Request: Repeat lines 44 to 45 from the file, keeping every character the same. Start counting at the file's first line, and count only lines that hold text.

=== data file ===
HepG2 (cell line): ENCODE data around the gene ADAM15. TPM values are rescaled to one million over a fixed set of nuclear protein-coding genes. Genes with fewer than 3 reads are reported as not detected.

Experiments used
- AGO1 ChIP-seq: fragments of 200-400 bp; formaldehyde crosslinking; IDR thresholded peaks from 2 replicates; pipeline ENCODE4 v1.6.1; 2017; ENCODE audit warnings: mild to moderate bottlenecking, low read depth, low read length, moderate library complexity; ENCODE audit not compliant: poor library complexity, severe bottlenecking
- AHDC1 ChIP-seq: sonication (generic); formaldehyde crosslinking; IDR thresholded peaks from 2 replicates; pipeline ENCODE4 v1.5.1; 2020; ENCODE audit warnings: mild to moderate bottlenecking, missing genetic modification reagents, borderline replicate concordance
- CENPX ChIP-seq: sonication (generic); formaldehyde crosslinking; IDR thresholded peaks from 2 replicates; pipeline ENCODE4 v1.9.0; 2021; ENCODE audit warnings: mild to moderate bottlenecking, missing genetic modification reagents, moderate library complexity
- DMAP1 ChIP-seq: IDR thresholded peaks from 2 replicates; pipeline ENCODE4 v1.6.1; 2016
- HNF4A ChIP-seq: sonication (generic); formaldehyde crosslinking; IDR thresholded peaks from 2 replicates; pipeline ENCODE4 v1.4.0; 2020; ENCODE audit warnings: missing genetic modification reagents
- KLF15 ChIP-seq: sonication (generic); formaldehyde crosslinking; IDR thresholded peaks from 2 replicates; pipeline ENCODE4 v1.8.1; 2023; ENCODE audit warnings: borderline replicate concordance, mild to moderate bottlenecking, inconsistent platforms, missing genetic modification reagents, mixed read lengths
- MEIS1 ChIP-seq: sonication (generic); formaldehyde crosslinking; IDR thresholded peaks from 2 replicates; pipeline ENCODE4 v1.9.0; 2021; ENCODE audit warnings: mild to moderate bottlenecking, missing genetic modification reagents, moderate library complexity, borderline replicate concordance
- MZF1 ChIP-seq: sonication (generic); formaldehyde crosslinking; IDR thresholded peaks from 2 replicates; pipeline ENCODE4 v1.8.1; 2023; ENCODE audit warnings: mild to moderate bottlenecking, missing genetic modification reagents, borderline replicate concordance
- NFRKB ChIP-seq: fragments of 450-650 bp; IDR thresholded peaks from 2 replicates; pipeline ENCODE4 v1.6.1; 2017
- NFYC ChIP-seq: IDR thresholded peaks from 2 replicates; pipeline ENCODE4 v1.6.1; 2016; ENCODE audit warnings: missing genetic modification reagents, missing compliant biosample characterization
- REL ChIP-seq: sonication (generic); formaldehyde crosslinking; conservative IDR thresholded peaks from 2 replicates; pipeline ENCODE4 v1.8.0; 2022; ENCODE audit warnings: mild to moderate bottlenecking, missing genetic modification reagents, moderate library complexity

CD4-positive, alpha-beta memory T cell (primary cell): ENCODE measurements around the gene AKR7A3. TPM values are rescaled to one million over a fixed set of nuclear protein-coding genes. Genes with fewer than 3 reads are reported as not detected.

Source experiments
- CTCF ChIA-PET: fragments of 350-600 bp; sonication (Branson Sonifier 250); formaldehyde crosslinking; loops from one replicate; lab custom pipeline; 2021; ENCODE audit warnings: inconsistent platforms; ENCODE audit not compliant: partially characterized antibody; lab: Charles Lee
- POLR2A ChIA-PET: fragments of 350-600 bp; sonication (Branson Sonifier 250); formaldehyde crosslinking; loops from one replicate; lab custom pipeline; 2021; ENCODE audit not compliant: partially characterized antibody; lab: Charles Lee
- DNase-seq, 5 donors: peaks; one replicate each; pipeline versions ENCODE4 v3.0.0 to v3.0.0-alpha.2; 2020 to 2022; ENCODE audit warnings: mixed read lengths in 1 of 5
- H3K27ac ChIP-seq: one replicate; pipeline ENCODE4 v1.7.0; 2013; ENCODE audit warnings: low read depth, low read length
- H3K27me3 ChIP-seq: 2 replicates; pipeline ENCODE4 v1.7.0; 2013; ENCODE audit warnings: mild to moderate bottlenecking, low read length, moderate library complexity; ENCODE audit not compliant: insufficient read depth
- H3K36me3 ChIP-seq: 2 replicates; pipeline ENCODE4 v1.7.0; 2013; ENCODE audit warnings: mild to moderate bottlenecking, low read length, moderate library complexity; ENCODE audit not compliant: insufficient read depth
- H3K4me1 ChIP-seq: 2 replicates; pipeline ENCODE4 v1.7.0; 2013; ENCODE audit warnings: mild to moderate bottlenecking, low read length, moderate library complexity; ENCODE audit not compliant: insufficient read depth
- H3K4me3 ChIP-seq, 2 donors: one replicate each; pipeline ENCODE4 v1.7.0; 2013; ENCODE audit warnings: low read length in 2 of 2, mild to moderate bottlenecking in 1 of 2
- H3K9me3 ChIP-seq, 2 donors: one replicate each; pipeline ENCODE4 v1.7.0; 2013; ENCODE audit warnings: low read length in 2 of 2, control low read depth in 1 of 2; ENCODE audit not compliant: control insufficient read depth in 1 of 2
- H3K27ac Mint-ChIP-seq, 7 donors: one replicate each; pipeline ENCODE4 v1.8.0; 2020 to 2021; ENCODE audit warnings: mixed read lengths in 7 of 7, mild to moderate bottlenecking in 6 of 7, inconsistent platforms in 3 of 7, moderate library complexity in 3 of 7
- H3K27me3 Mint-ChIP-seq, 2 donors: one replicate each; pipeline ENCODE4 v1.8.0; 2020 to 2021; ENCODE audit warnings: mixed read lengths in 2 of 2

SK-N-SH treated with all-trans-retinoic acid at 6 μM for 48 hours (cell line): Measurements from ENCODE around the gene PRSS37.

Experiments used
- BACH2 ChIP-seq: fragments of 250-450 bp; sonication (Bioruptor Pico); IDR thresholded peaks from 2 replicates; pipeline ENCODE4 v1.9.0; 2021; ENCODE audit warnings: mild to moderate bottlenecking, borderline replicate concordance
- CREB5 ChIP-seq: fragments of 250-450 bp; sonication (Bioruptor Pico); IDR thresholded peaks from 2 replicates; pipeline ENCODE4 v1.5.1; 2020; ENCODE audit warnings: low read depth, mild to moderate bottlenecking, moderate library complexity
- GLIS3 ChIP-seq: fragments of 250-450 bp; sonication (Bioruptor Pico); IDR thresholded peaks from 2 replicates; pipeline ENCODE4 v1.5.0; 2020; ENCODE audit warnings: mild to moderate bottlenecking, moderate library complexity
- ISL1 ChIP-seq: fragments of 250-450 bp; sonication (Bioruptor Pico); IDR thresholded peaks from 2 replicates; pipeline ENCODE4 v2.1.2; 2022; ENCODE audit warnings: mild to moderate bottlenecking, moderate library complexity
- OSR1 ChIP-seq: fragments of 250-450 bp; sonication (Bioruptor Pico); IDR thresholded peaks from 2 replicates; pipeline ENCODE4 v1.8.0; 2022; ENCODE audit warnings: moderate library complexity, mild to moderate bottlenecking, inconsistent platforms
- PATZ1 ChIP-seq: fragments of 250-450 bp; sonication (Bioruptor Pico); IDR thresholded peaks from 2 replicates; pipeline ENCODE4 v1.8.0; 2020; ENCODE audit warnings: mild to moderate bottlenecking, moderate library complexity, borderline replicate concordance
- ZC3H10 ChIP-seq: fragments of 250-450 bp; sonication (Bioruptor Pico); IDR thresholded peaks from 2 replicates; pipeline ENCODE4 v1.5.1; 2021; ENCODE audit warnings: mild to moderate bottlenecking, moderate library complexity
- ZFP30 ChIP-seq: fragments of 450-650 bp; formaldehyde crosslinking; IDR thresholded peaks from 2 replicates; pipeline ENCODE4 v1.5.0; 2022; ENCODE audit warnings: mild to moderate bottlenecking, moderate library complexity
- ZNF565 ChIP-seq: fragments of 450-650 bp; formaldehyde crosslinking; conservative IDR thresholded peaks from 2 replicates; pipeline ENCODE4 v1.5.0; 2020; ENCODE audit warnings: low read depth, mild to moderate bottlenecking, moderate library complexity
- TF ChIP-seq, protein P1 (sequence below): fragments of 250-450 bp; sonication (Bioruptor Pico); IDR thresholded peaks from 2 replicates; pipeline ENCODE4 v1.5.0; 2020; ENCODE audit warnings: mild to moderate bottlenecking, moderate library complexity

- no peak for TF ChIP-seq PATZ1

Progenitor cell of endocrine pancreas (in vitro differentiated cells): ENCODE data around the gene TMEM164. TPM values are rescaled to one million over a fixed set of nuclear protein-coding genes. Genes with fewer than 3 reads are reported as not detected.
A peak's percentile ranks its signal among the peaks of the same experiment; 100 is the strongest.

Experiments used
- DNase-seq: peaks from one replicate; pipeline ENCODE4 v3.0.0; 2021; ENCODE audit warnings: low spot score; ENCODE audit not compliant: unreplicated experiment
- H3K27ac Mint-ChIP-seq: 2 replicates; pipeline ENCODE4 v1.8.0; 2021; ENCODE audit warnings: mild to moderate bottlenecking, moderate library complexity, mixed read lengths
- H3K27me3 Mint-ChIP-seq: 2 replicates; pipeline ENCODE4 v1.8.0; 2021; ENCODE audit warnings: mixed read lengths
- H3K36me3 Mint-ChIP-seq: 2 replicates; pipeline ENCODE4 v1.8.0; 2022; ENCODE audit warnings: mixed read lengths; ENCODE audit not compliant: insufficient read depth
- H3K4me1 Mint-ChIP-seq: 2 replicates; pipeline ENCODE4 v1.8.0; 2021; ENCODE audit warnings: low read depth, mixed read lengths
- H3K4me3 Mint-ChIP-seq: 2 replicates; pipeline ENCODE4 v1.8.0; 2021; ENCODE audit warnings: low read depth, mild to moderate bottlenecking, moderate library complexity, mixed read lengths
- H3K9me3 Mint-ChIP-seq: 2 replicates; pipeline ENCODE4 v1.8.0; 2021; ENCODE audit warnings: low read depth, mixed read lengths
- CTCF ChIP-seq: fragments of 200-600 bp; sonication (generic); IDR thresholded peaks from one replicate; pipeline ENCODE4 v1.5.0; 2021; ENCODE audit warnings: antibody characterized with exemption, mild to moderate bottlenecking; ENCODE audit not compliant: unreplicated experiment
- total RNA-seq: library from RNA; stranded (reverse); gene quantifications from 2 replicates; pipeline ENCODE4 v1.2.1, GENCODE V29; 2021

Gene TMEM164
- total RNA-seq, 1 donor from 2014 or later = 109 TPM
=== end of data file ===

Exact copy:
- H3K27ac Mint-ChIP-seq: 2 replicates; pipeline ENCODE4 v1.8.0; 2021; ENCODE audit warnings: mild to moderate bottlenecking, moderate library complexity, mixed read lengths
- H3K27me3 Mint-ChIP-seq: 2 replicates; pipeline ENCODE4 v1.8.0; 2021; ENCODE audit warnings: mixed read lengths